Published 10:40 pm Thursday, August 25, 2011
One Suffolk church is making sure its new building is set on a firm foundation.
On Tuesday, about 15 church members gathered to see the first part of the foundation poured by the E.T. Gresham construction crew. But there was one thing different about this foundation different from most others.
Just before the first load of cement was poured, project superintendent Gary Leinart placed a Bible at the bottom of the hole.
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“It’s a symbolic gesture,” said Stewart McCarter, senior pastor of Southside Baptist Church. “This building is not just any building. It’s dedicated to building the body of Christ.”
The church, located at 917 Carolina Road, is building an addition to accommodate more members and guests on Sunday mornings. Already, it holds three services every Sabbath to fit all comers into the sanctuary.
Leinart, a Christian, said he suggests the idea of putting a Bible under the foundation as part of every church construction project he supervises.
“It’s very important to me,” he said, estimating he’s poured about a dozen foundations on top of Bibles. “It’s important that the church be founded on the word of God.”
On Tuesday, McCarter took the Bible — a giant New American Standard that he used to use in the pulpit — and read aloud the verse he wrote inside the front cover: Isaiah 28:16, “Therefore, thus says the Lord God, Behold, I am laying in Zion a stone, a tested stone, a costly cornerstone for the foundation, firmly placed. He who believes in it will not be disturbed.”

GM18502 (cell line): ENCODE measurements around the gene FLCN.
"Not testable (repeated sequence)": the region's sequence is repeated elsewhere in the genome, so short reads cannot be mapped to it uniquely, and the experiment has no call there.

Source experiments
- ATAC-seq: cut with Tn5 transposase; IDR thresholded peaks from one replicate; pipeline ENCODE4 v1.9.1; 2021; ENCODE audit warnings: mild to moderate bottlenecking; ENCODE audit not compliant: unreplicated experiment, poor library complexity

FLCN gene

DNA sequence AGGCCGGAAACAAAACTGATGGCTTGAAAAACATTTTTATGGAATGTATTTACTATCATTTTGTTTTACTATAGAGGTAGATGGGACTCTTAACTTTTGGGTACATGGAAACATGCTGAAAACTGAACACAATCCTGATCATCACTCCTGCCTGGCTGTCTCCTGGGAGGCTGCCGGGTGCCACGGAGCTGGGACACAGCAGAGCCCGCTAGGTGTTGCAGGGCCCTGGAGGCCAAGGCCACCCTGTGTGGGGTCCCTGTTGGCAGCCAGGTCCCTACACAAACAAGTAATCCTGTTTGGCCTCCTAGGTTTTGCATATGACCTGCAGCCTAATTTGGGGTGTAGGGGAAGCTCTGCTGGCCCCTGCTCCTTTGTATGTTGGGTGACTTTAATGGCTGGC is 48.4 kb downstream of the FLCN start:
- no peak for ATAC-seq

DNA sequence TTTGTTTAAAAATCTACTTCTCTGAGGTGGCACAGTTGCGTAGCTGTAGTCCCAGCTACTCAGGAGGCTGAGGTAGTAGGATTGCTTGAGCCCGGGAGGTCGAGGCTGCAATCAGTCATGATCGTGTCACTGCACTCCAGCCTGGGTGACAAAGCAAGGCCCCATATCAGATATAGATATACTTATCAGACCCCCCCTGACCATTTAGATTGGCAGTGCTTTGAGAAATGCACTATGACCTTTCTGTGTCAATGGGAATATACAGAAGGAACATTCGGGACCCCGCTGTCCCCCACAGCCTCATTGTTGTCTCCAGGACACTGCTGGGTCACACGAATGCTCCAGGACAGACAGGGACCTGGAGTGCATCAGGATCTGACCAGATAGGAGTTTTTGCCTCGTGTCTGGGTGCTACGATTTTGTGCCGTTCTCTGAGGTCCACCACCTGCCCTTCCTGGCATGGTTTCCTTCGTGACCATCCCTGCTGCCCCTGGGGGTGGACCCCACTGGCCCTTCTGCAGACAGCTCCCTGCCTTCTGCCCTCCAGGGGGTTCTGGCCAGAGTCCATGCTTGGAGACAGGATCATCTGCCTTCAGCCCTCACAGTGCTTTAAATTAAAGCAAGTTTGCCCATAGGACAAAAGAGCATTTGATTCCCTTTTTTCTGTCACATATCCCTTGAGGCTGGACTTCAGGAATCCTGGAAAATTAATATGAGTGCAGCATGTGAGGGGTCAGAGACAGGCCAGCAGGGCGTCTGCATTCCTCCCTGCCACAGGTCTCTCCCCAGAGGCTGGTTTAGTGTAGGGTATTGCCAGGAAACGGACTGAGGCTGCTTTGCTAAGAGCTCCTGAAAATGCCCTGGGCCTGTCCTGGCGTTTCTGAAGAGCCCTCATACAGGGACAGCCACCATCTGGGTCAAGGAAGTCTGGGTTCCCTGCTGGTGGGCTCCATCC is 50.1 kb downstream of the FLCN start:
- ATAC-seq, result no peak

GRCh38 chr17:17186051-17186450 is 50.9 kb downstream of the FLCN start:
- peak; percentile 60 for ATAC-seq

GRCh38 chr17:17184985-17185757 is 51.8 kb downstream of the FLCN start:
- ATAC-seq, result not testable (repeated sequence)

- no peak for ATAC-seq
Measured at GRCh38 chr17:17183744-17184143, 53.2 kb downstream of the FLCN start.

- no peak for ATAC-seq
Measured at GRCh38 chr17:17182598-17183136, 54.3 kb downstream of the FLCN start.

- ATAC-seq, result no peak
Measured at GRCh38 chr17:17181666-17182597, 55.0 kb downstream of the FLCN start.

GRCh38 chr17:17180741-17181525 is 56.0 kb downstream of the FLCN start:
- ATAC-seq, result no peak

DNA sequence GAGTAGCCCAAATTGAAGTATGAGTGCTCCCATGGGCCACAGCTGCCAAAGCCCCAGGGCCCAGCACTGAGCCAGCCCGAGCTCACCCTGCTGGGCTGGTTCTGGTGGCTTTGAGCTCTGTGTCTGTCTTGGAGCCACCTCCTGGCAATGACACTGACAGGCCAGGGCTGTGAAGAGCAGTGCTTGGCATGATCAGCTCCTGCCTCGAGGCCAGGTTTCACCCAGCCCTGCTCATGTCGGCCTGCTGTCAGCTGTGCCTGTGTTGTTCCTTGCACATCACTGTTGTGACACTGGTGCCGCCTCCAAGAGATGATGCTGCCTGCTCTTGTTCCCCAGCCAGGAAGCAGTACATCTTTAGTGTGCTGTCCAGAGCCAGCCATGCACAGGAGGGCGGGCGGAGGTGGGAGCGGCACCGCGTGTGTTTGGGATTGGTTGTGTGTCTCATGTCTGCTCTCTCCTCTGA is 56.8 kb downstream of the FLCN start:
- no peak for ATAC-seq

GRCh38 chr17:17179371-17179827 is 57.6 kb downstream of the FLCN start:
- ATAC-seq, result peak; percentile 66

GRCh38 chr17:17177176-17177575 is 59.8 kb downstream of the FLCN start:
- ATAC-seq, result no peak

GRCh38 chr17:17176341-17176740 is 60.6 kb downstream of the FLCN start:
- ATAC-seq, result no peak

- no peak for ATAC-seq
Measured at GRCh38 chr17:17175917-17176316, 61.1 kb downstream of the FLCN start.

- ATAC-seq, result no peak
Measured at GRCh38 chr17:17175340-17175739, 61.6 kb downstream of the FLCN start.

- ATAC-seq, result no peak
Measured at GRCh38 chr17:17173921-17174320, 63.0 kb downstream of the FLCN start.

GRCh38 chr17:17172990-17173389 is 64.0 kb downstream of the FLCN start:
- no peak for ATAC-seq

Leinart placed it inside a large zipper bag and squeezed all the air out of it before sealing it. He’s learned it will rise to the top before the foundation dries if he doesn’t do so. He then placed it in the hole just before the crew started to fill it.
The group of church members sang a hymn as the foundation was poured.
“Our goal as a church is not to build a building or get bigger,” McCarter said. “It’s to become more effective and help people understand God better — to come to a knowledge of God and to grow in that knowledge.”
McCarter said he was excited about the idea when Leinart suggested it.
“I loved it,” he said. “We were like, ‘Yeah, that’s great.’”